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Innovating for a digital future: breaking through the paradox - Deloitte Survey


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20 June 2012: Innovation is social, not the preserve of lone geniuses; anarchic and anti-organisational, as well as needing failure and risk to succeed according to Professional Services firm Deloitte, in its 2012 Innovating for a Digital Future report. Undertaking qualitative research with 30 Technology, Media and Telecommunications (TMT) organisations including Facebook, Google, Microsoft, Telstra, the ABC and the BBC, the report case studies how to ceaselessly drive beyond core products or entrenched ways of working, to successfully innovate.

Co-author of the paper Deloitte Partner Mason Davies said: “Our research shows that leaders operate across four organisational dimensions to successfully innovate - strategy and vision; environment and culture; organisation and design of work; and leadership and talent.

“Strategy for leaders involves setting the tone by expecting innovation across the enterprise; creating an innovation pyramid strategy; and having ‘unreasonable expectations’.  If Google’s Larry Page hadn’t challenged the Google staffer’s idea ‘to scan encyclopaedias and put them online’, to think bigger and ‘make every book in the world accessible to all’, we wouldn’t have the world famous search engine we know today,” Davies said.

Google uses the ‘wisdom of the crowd’ to filter ideas and progress initiatives. But all participants agree they have to balance stimulating innovation and controlling risk and spend. “Innovation must achieve return on investment,” Davies said. “In Google’s case an idea progresses only if Google knows how to scale it or it will achieve a game-changing shift.”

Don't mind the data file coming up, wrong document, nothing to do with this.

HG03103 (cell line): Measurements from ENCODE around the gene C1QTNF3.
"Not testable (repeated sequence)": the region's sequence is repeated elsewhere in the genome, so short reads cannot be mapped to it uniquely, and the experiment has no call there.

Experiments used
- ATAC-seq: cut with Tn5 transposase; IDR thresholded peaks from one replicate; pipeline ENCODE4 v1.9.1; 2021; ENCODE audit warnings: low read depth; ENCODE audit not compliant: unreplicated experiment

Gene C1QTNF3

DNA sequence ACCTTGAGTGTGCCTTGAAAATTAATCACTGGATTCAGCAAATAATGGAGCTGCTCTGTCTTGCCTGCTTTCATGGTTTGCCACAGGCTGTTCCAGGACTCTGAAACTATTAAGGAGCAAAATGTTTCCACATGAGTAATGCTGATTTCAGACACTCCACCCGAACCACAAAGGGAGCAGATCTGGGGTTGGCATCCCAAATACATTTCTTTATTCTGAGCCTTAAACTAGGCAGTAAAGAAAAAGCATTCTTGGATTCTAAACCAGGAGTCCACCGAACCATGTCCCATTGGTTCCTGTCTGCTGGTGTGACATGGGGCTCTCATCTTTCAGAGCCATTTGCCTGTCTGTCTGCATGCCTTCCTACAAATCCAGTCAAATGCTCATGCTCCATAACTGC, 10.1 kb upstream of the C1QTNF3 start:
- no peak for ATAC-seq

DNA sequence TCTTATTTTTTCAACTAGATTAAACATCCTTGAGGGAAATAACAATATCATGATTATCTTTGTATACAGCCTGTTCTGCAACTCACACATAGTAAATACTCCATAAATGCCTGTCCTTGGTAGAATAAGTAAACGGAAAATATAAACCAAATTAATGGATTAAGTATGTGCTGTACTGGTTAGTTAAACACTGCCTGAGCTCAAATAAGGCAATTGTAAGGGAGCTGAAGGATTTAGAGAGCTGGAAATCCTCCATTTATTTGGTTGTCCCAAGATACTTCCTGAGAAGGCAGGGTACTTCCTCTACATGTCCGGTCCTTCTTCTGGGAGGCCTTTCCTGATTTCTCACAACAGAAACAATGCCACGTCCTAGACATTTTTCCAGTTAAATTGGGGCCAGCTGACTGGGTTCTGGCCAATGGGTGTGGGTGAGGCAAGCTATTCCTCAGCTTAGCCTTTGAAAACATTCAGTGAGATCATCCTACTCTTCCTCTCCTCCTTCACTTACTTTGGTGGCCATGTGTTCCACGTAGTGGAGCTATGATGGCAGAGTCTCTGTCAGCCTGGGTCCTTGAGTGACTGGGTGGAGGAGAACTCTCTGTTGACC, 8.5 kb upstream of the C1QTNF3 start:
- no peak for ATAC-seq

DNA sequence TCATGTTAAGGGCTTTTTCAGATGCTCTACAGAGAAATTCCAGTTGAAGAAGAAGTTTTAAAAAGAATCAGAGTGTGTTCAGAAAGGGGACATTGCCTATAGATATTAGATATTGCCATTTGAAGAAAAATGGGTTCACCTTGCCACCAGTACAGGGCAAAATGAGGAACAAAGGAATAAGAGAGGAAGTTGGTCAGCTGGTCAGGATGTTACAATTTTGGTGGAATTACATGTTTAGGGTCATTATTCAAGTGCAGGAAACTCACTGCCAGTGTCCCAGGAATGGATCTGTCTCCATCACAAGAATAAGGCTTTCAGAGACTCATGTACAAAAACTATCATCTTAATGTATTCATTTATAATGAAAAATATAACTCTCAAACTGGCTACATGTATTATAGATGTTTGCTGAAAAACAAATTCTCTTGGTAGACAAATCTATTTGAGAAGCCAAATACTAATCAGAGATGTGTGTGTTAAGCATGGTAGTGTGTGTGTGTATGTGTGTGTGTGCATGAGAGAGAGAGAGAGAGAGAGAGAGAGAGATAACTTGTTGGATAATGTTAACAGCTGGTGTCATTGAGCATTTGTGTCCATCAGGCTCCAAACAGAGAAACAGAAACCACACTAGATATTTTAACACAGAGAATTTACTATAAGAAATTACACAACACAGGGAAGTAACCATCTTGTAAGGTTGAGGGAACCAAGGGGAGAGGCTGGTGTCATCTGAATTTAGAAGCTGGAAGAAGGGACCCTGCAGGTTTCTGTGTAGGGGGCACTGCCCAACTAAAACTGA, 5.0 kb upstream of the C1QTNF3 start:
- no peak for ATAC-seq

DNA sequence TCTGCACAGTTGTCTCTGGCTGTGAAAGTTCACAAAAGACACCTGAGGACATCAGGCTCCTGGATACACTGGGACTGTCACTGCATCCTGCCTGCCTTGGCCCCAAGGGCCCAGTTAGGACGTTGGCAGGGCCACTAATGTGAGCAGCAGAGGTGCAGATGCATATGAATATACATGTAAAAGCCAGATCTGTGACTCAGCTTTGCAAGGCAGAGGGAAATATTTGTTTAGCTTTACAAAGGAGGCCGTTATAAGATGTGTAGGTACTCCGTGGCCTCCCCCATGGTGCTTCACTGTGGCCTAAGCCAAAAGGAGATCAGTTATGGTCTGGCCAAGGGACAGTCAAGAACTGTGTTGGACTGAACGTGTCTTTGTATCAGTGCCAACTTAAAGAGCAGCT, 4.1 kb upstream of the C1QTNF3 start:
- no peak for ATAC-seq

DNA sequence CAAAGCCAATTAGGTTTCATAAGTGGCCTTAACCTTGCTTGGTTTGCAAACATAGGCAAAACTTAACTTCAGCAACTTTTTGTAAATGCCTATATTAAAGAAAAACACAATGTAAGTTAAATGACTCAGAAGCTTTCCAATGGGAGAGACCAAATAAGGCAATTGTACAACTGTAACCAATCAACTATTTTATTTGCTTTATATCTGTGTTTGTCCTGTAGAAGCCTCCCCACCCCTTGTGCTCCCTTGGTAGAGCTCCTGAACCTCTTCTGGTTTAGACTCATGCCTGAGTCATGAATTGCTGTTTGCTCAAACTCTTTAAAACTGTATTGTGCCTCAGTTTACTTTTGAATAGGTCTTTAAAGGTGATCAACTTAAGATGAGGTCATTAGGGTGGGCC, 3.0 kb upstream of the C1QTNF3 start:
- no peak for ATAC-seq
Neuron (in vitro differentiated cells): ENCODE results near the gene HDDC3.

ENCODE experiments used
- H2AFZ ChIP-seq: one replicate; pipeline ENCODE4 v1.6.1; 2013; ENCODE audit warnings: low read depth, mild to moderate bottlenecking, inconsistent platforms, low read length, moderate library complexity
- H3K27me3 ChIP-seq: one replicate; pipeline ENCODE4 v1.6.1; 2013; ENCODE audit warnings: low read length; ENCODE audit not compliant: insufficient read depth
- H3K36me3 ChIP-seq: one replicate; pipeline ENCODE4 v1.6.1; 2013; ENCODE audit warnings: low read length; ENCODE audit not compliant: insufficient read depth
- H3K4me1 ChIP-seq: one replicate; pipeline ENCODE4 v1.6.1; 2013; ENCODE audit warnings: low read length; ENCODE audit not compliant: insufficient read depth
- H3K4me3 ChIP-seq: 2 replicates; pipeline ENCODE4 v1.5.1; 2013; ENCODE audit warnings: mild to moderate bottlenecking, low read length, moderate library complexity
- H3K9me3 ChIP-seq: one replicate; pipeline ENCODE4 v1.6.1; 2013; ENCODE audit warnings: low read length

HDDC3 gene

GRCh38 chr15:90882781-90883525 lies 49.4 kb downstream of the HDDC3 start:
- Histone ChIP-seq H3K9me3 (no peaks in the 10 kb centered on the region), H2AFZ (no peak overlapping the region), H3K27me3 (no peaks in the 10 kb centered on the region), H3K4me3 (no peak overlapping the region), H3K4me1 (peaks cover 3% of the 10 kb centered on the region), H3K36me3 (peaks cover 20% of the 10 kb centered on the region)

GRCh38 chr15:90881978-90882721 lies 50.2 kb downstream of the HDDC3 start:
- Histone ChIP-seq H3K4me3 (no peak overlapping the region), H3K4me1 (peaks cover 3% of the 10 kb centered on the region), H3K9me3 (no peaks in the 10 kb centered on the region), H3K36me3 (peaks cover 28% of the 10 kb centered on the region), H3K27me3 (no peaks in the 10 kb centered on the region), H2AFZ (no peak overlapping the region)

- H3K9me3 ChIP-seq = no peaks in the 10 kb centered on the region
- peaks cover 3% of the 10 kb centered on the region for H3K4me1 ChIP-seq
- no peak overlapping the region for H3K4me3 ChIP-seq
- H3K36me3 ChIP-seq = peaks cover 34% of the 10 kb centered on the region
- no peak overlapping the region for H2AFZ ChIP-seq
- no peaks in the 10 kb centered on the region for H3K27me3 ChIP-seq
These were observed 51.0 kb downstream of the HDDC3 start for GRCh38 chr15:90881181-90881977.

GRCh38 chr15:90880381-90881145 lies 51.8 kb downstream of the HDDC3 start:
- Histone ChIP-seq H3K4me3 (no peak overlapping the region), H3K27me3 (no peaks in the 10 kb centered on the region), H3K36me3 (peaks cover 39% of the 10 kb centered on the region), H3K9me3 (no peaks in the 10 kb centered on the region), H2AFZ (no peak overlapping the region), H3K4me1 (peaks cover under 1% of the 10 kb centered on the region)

Deloitte Partner and co-author Adam Canwell said: “It isn’t always the single stunning insight that creates innovation. Innovation mostly happens when people get together and build on each other’s ideas.

“Funnily enough this need creates a paradox in organisations. Our research, and Deloitte’s own experience, shows that innovation needs both silos of expertise with deep technical knowledge, as well as units that cut across those silos where innovators build and challenge each other. Both the ABC and Telstra’s digital business units do this well,” he said.

Gerd Schenkel, former banker and founder of UBank now leads Telstra Digital. He said: “We formed Telstra Digital last year to establish a new environment to deliver a comprehensive digital sales and service experience across all customer segments and covering all digital channels, including web, mobile apps, social media, live chat and telesales.”

“In the digital economy, a provider’s market value is determined by the value it contributes to its customers. Hence, talent, leadership and culture are critical success factors.

“Increasingly, we crowd source customer service involving our customers, as well as customer service staff. We now have customers chatting with us and each other live on Facebook www.facebook.com/telstra24x7, engaging on Twitter www.twitter.com/telstra and jumping on Crowd Support to help each other www.telstra.com/crowdsupport. It works,” Schenkel said.

“If there is something that unites all of the organisations we spoke to,” said Technology, Media and Telecommunications Partner Stuart Johnston, “it’s their fundamental belief that the only long term differentiator they have is their people. And that their people – if provided with the right environment and supportive organisation – will successfully innovate beyond where they are now.”